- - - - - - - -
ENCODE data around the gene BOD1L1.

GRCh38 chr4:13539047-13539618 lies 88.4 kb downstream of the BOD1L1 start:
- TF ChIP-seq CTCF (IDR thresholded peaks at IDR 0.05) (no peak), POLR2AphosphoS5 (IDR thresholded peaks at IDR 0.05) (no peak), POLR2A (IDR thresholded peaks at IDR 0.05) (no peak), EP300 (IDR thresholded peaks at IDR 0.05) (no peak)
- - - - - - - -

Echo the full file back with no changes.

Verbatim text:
ENCODE data around the gene BOD1L1.

GRCh38 chr4:13539047-13539618 lies 88.4 kb downstream of the BOD1L1 start:
- TF ChIP-seq CTCF (IDR thresholded peaks at IDR 0.05) (no peak), POLR2AphosphoS5 (IDR thresholded peaks at IDR 0.05) (no peak), POLR2A (IDR thresholded peaks at IDR 0.05) (no peak), EP300 (IDR thresholded peaks at IDR 0.05) (no peak)